Last week, the Seneca County Board of Supervisors learned an important lesson: Governing on assumptions is risky.
Typically, the final meeting of a calendar year is straightforward. Pay the bills, take care of any outstanding items, set some minor things up for next year — and move forward. That could have been how Thursday’s meeting played out as the board met for the last time of 2019.
Instead, it was chaotic, and as Kristin O’Neill, assistant director of the state Committee on Open Government, pointed out not up to legal standard. The supervisors elected to enter an executive session even though three supervisors voted against it. Normally, three votes against executive session would not be enough to kill a motion, but it did this time because of four other absences.
Even though the board had a quorum to hold the meeting — as O’Neill pointed out in a lengthy ruling on the matter — a majority of the full membership is required to pass any motion, including one to enter executive session.
Chairman Bob Shipley, R-Waterloo, argued that he was working off a ruling provided by the assistant county attorney. “The motion passed in the opinion of the Chair,” he said, further noting that nothing about the meeting was illegal, and calling it such — as other supervisors did immediately after — was little more than an exaggeration.
While there isn’t any legal action to be taken — aside from an Article 78 had a resolution been passed without the necessary numbers — questions have loomed about local government and a frequent willingness to enter executive session. I’ve covered governing bodies in Seneca, Ontario, Yates, Cayuga, and Wayne counties and at some point, all have entered into executive session for what feels like “incomplete” reasons. Whether due to an inability to properly vocalize why they’re entering executive session or an intentional means to mislead the general public, it feels inexcusable.
Setting that aside, the larger problem for this and every other board seems clear. For the last five years, I’ve listened to members of governing bodies across the region work off the assumption that a simple majority of those present is all that’s needed to govern. Now we have a ruling, issued clearly by the state’s agency on government transparency and accountability, that it is not the case.
“The Board of Supervisors may not exercise its powers absent the approval of a majority of the whole number of the board,” O’Neill said in the ruling. She said the term “whole number” is defined as “the total number which the board, commission, body or other group of persons or officers would have were there no vacancies and were none of the persons or officers disqualified from acting.”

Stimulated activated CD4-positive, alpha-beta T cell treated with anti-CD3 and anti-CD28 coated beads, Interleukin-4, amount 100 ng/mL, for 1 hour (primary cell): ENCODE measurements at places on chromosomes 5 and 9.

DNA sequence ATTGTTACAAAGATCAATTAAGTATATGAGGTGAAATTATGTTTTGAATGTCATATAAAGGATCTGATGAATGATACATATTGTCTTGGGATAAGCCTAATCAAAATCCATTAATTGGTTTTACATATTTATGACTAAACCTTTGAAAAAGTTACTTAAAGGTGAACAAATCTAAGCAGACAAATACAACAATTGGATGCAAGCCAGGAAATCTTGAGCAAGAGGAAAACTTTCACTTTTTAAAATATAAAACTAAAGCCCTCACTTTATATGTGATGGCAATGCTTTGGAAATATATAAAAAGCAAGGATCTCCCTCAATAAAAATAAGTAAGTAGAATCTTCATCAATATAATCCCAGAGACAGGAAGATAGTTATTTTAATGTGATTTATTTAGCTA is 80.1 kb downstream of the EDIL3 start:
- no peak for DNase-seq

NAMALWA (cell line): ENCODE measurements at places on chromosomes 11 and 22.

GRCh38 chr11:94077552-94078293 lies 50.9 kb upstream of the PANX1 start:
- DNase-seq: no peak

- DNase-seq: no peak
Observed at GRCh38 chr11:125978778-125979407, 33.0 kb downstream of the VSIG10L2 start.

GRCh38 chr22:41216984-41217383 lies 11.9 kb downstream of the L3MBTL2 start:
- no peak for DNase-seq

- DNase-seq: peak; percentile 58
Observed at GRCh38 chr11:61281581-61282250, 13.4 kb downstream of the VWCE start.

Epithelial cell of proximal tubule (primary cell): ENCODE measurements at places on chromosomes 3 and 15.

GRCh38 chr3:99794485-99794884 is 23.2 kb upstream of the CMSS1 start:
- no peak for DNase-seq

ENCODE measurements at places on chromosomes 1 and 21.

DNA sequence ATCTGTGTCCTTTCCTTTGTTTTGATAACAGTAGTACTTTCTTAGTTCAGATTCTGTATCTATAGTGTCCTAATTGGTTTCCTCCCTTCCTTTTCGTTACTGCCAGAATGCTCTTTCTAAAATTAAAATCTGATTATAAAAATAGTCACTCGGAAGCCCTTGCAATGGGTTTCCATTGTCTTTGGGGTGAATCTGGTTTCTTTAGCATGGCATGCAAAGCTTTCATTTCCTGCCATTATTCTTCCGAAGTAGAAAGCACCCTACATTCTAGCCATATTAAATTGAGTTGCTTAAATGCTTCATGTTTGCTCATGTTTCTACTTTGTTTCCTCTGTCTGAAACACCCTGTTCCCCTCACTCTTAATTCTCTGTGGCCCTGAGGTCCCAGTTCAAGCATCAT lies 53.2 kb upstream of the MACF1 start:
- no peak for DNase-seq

The board of supervisors has 14 members. “As such, in order to exercise its powers, any motion, proposal, etc., at least eight members of the board must be present at the meeting and at least eight members must vote to approve any action item,” she explained. “Pursuant to Section 105 of the Open Meetings Law, in order to enter into executive session, a motion must be made which must include the reason or reasons for entering into executive session. The motion must include one of the statutory reasons for entering into executive session listed in the Law and must contain sufficient details to allow all Board members and the public to know that the Board is entering into executive session for a proper purpose. The motion must be approved by a majority of the total board.”
This is important for anyone who watches government work and cares that established rules are being followed. And as I learned through a follow-up request, a vote in committee earlier this month did not reach legal requirements. At the board’s standing committee meetings at least one documented 2-1 vote occurred. Two supervisors were absent, which according to O’Neill means the item did not reach the minimum standard to be forwarded.
It was forwarded to the full board anyway.
The first action that supervisors should take in 2020 is to review every vote from the last two years to identify where legal exposure exists. Frankly, they probably should have done this already — right after O’Neill’s ruling was sent to them.
That said, the sad reality is that aside from using the press — or pursuing an Article 78 if a resolution is passed without proper majorities — little action can be taken. Other states have guidelines in place that enforce these policies, and ensure that when errors like this are made, governing bodies are held accountable.